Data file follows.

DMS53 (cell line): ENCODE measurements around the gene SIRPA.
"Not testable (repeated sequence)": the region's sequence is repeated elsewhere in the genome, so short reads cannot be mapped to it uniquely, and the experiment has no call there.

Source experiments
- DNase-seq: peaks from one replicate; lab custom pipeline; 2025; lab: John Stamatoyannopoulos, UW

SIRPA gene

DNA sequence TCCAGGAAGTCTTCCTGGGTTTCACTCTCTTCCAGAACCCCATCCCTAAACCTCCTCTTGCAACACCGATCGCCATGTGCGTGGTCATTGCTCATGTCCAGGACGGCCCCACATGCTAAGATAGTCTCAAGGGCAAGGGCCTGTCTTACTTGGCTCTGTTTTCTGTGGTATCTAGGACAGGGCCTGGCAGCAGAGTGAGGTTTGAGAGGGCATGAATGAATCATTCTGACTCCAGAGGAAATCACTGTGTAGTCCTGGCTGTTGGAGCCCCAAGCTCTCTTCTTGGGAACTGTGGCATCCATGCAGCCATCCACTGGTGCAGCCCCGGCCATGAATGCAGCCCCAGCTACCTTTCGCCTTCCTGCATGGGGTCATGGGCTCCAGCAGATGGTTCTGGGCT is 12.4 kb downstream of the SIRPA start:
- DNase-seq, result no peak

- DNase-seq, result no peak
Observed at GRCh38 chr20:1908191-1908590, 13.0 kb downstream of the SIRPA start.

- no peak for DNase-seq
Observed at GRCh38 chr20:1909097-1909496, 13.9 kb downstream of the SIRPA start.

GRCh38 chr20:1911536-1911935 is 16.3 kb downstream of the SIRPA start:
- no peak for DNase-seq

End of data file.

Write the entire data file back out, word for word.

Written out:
DMS53 (cell line): ENCODE measurements around the gene SIRPA.
"Not testable (repeated sequence)": the region's sequence is repeated elsewhere in the genome, so short reads cannot be mapped to it uniquely, and the experiment has no call there.

Source experiments
- DNase-seq: peaks from one replicate; lab custom pipeline; 2025; lab: John Stamatoyannopoulos, UW

SIRPA gene

DNA sequence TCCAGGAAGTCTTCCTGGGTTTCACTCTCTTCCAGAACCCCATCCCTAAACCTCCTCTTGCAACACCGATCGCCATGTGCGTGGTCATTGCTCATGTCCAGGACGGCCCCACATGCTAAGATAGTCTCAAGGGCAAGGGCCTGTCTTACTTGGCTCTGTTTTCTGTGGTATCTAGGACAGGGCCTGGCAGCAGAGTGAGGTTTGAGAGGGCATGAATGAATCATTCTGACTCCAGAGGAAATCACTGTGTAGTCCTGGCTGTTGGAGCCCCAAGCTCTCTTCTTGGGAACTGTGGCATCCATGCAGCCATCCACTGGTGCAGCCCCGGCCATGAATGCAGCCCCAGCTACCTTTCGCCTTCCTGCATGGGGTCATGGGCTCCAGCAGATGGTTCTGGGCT is 12.4 kb downstream of the SIRPA start:
- DNase-seq, result no peak

- DNase-seq, result no peak
Observed at GRCh38 chr20:1908191-1908590, 13.0 kb downstream of the SIRPA start.

- no peak for DNase-seq
Observed at GRCh38 chr20:1909097-1909496, 13.9 kb downstream of the SIRPA start.

GRCh38 chr20:1911536-1911935 is 16.3 kb downstream of the SIRPA start:
- no peak for DNase-seq